Police Enforcement of a Custody and Access Order
Duff v James 2017 ONCA 606
This case concerns the scope of a judge’s jurisdiction under section 36(2) of the Children’s Law Reform Act which relates to directing a police force to enforce a child custody order. The Court of Appeal unanimously decided that the motion judge made no error in ordering that the Ontario Provincial Police (OPP) enforce the child access order instead of the Waterloo Regional Police Services (WRPS).
This appeal arose from a high-conflict custody dispute concerning the parties’ 10-year old son, whereby the motion judge found that the police force that would ordinarily be called upon to enforce the order – the WRPS – had an inherent conflict of interest and had previously failed to provide adequate police services for this family. The conflict of interest arose from the fact that the father was a member of the WRPS. As such, the motion judge ordered that pursuant to section 36 of the CLRA the OPP were directed to locate, apprehend and deliver the child to the parent entitled to custody.
The OPP then brought a motion to vary this order, and motion judge refused same. The motion judge relied on the Police Services Act, and on the courts’ parens patriae jurisdiction to order the OPP to provide the needed assistance.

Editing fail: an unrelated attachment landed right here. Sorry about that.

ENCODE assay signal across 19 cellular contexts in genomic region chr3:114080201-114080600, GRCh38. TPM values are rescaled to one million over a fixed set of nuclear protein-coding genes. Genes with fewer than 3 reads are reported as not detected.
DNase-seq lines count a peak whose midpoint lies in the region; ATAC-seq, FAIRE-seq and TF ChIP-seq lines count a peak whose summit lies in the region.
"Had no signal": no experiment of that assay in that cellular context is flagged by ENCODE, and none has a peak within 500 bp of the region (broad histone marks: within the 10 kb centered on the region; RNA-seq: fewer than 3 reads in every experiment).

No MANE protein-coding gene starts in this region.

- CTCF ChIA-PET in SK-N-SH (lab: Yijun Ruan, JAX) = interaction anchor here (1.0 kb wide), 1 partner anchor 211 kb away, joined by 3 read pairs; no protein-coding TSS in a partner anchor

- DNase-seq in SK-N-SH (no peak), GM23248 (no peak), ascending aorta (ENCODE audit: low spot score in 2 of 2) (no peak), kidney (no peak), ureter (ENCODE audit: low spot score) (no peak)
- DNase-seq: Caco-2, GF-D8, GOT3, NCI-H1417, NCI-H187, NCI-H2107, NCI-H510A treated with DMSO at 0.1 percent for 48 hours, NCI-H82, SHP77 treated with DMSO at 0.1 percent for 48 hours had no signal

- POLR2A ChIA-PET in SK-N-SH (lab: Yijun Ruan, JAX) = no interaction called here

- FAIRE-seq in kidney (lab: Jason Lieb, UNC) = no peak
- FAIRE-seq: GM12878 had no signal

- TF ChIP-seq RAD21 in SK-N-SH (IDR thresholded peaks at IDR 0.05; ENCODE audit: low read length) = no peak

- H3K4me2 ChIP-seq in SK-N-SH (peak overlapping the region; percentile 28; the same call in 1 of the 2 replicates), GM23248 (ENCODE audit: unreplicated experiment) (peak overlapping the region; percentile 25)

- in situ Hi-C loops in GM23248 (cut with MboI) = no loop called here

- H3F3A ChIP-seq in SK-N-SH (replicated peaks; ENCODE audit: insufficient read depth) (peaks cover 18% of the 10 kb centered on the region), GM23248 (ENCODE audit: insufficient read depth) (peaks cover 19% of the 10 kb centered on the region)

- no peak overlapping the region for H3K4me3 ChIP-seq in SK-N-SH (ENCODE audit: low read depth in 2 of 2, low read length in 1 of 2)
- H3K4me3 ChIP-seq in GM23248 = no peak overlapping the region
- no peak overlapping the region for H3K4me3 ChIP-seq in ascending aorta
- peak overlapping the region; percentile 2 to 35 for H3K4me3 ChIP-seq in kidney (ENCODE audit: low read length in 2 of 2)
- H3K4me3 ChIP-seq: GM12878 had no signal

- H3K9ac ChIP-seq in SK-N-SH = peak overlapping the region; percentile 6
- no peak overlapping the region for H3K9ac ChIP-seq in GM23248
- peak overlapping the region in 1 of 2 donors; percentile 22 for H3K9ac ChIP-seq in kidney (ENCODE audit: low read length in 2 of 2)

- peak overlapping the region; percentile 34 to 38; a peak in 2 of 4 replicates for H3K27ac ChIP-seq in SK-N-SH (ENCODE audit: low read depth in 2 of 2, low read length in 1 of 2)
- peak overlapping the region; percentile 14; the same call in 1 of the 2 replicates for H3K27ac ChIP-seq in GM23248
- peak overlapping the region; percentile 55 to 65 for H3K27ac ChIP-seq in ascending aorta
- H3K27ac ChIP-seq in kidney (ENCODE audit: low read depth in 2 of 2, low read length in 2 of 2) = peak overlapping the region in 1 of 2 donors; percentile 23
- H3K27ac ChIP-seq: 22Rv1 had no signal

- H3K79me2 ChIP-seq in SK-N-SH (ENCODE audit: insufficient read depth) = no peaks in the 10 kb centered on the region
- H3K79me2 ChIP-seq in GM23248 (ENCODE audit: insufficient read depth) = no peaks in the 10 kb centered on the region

The OPP and WRPS each appealed this order.
The OPP and WRPS raised several arguments about why the motion judge and court had no authority to impose on the OPP an obligation to enforce the custody and access order. The Court of Appeal however rejected all of their arguments.
The Court found that although a judge is not required to designate a police force – that typically, it is preferable to not specify a specific police force, in exceptional circumstances such as in this case, where the municipal police force is unable to act or does so unsatisfactorily, section 36(2) of the CLRA permits a judge to specify that the OPP assist and enforce the Police Assistance Provision.
The Court further noted that if the child were outside the territory of the WRPS, there would be no reason why the OPP would be preferred over the municipal force in that region. Thus, the Court reasoned that it would have been most effective if the motion judge had ordered that the OPP would only be required to provide assistance if the child was found within the region policed by the WRPS.
Although the facts of this case are rather specific, the Court’s reasoning could be useful for judges and lawyers dealing with a Police Assistance Provision in a custody and access order.